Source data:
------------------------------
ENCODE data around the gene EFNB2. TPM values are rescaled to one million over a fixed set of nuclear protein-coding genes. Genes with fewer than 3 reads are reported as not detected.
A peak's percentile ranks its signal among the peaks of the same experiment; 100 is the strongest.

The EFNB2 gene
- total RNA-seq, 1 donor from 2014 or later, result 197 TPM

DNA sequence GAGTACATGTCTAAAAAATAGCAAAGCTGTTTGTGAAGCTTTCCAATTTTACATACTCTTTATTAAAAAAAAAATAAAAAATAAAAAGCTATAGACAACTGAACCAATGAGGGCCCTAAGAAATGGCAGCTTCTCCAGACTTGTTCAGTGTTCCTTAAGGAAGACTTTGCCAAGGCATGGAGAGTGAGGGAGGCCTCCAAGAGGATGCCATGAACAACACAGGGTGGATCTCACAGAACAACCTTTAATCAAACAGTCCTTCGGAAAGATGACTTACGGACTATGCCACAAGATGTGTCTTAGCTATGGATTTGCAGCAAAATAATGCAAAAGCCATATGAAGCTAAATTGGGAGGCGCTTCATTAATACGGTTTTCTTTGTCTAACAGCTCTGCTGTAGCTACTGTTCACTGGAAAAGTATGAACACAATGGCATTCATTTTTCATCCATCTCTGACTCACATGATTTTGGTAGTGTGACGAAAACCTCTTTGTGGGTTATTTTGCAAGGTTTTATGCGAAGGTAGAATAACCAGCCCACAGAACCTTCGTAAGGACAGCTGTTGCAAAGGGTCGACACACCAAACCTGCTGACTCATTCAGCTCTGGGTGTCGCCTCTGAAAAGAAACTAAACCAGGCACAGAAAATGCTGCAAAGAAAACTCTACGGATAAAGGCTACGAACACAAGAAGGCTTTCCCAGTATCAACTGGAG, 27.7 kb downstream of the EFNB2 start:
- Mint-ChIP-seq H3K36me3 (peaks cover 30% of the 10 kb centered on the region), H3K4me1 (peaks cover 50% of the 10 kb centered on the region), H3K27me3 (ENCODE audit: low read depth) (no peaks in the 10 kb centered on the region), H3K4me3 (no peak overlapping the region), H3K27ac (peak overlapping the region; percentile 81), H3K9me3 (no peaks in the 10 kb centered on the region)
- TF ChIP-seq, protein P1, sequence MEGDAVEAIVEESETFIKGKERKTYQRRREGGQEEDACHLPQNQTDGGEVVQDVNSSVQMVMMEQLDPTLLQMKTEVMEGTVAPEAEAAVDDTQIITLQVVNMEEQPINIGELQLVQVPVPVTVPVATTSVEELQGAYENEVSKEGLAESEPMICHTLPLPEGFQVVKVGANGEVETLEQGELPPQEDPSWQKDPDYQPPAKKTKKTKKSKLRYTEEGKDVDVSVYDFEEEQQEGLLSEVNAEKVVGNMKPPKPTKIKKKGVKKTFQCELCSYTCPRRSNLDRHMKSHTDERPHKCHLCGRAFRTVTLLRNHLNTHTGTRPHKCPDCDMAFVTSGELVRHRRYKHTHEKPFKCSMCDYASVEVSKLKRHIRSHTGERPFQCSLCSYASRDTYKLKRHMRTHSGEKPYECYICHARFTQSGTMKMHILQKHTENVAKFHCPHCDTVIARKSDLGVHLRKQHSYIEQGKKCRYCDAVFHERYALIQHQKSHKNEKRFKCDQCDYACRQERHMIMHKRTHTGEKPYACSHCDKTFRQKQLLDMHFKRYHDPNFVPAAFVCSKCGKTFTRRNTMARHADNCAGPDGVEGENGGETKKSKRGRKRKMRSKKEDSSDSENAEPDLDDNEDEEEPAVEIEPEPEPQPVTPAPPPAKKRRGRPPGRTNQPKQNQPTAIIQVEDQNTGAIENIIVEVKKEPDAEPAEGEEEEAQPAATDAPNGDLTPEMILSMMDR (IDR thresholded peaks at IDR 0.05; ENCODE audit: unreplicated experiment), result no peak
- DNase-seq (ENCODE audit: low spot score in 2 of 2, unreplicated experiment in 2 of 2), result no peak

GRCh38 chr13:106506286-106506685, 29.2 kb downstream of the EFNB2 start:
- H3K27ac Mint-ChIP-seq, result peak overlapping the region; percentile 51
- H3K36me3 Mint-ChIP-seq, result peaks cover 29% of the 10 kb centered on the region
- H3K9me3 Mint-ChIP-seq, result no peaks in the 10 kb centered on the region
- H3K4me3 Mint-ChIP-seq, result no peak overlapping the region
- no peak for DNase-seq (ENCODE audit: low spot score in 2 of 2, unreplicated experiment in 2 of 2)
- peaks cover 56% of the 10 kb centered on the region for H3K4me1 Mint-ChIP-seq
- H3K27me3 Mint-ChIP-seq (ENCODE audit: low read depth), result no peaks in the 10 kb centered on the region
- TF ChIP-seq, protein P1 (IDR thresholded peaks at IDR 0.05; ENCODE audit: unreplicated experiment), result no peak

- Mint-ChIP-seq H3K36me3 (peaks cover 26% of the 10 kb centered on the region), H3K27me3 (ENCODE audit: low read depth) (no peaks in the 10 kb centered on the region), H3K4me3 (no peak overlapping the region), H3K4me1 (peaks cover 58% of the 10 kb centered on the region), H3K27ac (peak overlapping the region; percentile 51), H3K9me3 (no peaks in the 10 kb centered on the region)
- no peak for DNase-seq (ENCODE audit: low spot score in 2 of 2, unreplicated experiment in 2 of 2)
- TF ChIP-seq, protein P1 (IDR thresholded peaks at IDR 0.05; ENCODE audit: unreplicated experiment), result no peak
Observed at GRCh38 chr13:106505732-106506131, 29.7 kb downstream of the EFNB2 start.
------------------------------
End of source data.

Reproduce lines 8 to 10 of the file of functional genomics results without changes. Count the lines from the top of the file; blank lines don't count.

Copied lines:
- DNase-seq (ENCODE audit: low spot score in 2 of 2, unreplicated experiment in 2 of 2), result no peak

GRCh38 chr13:106506286-106506685, 29.2 kb downstream of the EFNB2 start:
- H3K27ac Mint-ChIP-seq, result peak overlapping the region; percentile 51